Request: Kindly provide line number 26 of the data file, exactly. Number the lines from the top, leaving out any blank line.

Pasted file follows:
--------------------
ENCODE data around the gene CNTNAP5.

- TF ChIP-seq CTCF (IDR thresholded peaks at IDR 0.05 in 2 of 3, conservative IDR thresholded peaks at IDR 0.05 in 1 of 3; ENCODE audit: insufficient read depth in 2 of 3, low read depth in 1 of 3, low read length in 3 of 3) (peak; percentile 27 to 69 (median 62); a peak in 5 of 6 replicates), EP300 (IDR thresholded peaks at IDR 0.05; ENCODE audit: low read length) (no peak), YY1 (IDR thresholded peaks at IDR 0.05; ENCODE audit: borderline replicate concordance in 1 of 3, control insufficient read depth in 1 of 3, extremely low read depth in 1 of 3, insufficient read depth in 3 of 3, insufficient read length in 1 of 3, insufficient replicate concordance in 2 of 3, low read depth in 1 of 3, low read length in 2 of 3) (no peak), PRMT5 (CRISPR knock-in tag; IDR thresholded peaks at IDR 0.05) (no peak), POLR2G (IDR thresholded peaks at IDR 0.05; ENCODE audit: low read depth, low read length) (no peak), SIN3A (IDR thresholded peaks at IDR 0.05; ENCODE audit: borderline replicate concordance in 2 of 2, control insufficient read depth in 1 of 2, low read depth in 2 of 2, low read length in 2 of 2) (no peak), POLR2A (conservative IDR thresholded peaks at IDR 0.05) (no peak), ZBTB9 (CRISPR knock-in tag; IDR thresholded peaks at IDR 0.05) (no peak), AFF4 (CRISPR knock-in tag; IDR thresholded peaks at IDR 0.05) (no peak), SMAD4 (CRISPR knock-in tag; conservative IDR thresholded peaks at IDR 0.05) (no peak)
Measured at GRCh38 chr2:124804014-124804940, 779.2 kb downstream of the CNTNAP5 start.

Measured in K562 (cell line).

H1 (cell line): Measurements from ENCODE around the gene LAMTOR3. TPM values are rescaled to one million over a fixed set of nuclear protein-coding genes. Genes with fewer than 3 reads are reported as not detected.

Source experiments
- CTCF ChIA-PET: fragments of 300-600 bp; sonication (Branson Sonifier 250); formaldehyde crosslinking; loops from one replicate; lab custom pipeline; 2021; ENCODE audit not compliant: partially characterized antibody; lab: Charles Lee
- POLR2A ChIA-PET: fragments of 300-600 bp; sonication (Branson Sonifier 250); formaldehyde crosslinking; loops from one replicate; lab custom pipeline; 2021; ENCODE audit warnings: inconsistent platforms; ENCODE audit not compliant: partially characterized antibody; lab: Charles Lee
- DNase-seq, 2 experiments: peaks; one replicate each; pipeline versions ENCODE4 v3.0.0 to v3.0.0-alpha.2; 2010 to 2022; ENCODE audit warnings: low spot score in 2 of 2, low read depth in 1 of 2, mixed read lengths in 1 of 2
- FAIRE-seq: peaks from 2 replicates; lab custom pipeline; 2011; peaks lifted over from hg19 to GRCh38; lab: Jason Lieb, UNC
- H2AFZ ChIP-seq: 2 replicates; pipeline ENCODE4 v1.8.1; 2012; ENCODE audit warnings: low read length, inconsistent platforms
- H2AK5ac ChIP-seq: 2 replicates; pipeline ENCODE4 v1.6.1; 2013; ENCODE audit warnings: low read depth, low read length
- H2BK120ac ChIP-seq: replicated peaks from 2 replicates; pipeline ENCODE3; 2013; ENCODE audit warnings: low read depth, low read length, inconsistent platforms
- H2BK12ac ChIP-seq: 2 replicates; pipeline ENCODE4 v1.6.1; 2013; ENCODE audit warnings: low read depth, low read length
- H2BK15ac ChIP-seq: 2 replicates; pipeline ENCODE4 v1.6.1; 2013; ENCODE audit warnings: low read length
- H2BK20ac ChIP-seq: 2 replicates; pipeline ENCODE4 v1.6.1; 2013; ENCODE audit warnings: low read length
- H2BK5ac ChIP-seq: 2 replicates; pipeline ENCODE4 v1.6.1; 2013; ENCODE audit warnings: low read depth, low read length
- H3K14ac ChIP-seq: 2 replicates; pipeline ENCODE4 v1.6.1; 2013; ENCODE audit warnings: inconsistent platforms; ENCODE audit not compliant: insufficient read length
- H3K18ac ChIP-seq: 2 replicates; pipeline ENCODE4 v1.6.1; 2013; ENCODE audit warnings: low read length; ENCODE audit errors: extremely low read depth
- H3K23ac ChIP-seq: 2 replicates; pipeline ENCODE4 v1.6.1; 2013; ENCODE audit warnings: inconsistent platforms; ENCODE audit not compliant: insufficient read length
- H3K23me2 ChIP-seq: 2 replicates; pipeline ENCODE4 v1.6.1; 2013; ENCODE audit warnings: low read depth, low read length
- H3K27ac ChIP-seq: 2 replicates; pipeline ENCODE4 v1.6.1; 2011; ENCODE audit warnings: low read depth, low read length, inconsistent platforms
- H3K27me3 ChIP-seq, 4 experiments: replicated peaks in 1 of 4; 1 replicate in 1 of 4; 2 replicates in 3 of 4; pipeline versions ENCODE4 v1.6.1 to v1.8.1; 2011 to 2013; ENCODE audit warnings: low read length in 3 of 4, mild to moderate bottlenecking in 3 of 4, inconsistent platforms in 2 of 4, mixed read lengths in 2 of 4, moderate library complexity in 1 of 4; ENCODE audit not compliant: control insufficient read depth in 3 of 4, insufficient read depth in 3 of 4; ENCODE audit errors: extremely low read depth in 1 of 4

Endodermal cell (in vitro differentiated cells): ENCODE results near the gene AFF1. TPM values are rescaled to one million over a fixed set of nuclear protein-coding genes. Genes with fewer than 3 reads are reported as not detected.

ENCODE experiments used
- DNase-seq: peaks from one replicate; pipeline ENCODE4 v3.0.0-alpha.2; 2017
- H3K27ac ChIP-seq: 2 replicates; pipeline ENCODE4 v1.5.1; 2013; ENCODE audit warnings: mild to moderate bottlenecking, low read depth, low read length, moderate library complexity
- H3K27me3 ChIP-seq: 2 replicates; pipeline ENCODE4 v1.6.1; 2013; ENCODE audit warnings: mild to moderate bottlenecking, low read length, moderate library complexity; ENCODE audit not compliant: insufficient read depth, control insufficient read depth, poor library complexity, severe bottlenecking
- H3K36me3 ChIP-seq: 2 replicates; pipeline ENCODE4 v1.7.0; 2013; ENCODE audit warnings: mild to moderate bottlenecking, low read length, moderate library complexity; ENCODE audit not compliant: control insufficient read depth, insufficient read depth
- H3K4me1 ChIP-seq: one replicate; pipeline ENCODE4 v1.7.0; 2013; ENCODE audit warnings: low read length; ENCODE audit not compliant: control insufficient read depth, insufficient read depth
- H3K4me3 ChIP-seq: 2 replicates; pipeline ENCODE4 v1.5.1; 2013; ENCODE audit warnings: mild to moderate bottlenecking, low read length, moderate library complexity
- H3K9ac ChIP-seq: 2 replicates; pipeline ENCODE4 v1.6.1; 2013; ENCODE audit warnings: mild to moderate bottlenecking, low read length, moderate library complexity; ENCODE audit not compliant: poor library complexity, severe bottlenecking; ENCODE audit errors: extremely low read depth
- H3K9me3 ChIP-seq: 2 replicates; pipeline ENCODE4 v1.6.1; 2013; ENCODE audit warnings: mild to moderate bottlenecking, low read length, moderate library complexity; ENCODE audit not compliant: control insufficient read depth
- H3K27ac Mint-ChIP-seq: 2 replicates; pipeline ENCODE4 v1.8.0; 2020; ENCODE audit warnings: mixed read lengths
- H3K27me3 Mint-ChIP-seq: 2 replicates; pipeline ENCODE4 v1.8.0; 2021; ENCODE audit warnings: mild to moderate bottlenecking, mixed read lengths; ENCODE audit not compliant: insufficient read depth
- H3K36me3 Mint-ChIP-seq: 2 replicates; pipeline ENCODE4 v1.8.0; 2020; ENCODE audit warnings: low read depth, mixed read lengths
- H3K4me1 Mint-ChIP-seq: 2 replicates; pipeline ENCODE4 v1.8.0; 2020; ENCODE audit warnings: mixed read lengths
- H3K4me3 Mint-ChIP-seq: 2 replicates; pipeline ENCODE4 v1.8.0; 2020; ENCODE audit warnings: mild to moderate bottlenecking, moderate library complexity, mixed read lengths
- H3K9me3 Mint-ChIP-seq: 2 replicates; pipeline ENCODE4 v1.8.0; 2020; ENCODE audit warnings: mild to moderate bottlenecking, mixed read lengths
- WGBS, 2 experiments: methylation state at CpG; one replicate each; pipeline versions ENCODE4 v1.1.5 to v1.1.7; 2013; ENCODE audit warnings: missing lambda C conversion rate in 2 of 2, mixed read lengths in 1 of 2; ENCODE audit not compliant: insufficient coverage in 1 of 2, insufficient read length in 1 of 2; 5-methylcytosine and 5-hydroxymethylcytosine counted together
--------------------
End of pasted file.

- DNase-seq: peaks from one replicate; pipeline ENCODE4 v3.0.0-alpha.2; 2017